Dead Confederates, A Civil War Era Blog

Racer’s Storm

Posted in Memory by Andy Hall on October 6, 2017

One hundred  eighty years ago today, on October 6, 1837, Galveston was struck by a tremendous hurricane that is now known as Racer’s Storm after HMS Racer, a British warship that was nearly sunk in the gale off Belize, British Honduras. Racer’s Storm, one of the most destructive of the 19th century, passed westward through the Caribbean, across the Yucatán peninsula, and up along the Mexican and Texas coasts before crossing into Louisiana, Mississippi, Alabama, and finally Georgia. When the storm passed Galveston between October 6 and 8, 1837, the storm surge covered the island. Almost every vessel in the harbor was sunk or driven ashore, including Brutus, the last of the original four vessels of the Texian Navy, and almost every structure on the island was damaged or destroyed.

Amasa Turner, a Texian military officer and early Galveston settler, left an account of Racer’s Storm that highlights the efforts of Lent Munson Hitchcock in helping to rescue some of the women and children trapped during the hurricane. Turner had asked Munse Hitchcock to anchor his small pilot boat near his house, that was crammed to standing-room only with several families upstairs as well as about eighty soldiers on the ground floor. Asked if he thought the boat could reach the mainland if necessary, Hitchcock replied that he had simplified the rig to function better in high wind; he thought he might be able to reach Virginia Point on the mainland that way in necessary.

The water continued to rise, and the force of wind and waves pushed the structure off its foundation blocks. It held together, but Turner had to knock out the wall siding on the north and south sides of the structure to allow the water to pass through unimpeded. About 10 p.m. Hitchcock brought his boat under the lee of the house, and they began transferring the women and children into it, covering them with quilts and blankets. Hitchcock then ran the boat with its precious cargo toward the highest point he could find, grounding the boat hard about 150 yards from Turner’s house. He and some other men then carried the boat’s anchor as far forward as they could, planting it securely, with the intent to keep moving it forward as the water rose Fortunately the water did not rise any higher, and after about an hour and a half began to recede. At about 2 a.m. the men suggested returning the boat and all aboard to the house, but the women declined – the children were all comfortably asleep on the mattresses and blankets in the bottom of Captain Hitchcock’s pilot boat.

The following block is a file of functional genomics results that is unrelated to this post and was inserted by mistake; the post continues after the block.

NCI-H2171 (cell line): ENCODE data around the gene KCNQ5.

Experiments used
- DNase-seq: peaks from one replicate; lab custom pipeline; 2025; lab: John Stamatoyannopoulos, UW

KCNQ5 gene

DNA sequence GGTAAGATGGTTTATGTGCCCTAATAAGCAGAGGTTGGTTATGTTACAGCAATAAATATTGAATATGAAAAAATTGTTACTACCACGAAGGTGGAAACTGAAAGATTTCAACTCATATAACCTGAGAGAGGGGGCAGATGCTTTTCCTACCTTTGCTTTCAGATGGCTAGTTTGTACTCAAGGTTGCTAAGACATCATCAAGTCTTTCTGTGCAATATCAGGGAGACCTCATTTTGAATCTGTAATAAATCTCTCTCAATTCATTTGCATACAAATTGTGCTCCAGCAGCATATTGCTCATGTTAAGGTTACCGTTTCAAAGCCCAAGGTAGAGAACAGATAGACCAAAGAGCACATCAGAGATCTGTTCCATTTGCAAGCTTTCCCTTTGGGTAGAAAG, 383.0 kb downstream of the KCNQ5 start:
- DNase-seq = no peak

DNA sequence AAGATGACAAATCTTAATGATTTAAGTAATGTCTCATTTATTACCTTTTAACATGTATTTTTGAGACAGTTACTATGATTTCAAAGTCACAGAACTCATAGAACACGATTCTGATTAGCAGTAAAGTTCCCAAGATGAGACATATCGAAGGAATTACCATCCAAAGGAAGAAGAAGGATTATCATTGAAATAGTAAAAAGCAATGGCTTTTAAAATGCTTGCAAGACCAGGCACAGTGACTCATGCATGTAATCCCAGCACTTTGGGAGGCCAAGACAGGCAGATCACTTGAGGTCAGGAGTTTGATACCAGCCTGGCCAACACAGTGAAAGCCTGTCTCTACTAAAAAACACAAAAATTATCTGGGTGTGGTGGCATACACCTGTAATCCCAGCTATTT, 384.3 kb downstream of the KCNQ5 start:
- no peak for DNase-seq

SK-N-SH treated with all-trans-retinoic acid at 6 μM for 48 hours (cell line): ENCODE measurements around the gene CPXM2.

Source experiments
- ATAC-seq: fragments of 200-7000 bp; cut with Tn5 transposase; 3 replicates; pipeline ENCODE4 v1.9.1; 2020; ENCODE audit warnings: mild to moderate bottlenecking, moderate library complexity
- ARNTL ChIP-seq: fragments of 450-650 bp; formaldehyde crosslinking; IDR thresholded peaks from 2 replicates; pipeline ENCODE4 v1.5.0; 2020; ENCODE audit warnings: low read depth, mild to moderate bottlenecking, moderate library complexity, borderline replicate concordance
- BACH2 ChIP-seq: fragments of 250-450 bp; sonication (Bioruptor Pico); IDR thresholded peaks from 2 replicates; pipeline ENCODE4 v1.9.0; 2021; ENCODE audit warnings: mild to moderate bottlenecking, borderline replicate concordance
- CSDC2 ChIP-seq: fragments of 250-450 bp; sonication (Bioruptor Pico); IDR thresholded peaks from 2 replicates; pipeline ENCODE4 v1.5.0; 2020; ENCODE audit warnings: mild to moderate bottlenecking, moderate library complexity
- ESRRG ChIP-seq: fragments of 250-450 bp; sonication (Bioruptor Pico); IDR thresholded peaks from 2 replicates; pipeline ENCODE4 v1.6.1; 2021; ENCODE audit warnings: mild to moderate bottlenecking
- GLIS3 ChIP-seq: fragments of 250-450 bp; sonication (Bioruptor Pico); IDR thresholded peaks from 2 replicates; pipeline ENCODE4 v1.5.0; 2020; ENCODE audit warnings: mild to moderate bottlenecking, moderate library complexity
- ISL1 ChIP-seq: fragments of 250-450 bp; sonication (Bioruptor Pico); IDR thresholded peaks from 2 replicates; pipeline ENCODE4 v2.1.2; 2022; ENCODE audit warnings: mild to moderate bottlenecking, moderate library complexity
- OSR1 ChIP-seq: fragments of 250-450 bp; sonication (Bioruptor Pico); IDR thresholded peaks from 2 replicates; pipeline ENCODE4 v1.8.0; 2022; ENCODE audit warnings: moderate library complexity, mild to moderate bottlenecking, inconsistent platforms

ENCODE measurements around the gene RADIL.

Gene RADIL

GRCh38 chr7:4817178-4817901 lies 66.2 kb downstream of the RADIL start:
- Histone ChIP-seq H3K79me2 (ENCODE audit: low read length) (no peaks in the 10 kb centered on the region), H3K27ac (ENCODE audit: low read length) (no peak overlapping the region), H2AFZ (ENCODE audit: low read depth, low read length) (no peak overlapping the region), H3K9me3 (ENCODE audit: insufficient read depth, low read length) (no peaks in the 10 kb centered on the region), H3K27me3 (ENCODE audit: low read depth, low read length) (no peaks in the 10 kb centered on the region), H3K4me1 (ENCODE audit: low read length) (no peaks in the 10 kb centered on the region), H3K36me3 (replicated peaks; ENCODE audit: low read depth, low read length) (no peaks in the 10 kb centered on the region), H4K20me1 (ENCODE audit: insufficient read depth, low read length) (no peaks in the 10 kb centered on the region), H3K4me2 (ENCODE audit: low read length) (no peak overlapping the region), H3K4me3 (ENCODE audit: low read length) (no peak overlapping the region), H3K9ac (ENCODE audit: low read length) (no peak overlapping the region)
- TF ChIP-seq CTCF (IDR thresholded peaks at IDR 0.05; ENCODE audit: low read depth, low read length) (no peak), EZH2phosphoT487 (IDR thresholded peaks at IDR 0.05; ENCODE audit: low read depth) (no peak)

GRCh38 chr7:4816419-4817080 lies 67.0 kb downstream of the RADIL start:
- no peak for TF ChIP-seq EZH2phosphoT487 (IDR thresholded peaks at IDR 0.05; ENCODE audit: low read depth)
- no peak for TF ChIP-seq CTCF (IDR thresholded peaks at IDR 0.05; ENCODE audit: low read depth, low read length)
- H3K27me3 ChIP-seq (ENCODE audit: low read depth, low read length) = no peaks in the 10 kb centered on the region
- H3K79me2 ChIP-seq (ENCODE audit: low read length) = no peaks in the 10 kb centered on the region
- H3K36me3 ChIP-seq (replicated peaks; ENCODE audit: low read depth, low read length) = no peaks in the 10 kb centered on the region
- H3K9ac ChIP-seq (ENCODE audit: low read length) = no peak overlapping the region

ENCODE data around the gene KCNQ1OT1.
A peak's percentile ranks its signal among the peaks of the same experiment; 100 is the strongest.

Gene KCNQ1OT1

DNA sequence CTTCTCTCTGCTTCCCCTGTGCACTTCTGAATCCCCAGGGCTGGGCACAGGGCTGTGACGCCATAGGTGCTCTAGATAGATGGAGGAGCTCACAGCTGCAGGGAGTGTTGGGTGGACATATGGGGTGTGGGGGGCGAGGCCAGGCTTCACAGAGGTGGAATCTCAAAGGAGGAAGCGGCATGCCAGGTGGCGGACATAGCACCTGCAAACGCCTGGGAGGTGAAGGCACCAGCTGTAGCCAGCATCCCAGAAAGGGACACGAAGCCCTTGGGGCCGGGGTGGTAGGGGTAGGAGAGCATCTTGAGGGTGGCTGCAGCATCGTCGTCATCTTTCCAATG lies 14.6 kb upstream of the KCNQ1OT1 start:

Join the Texas Navy Association on Saturday, October 21, at 10 a.m. at Old Episcopal Cemetery in Galveston, for a medallion ceremony recognizing Lent Munson Hitchcock, Jr. (right), who served as an officer in the Texian Navy during the Revolution in 1836-37. The Texas Navy Association is a private, 501(c)(3) organization, dedicated to preserving and promoting the historical legacy of the naval forces of the Republic of Texas, 1835-45. Membership in the Texas Navy Association is open to all persons age 16 and over who have an interest in Texas history and want to help support the goals of the organization.

_________

Advertisements

Leave a Reply

Fill in your details below or click an icon to log in:

WordPress.com Logo

You are commenting using your WordPress.com account. Log Out / Change )

Twitter picture

You are commenting using your Twitter account. Log Out / Change )

Facebook photo

You are commenting using your Facebook account. Log Out / Change )

Google+ photo

You are commenting using your Google+ account. Log Out / Change )

Connecting to %s

%d bloggers like this: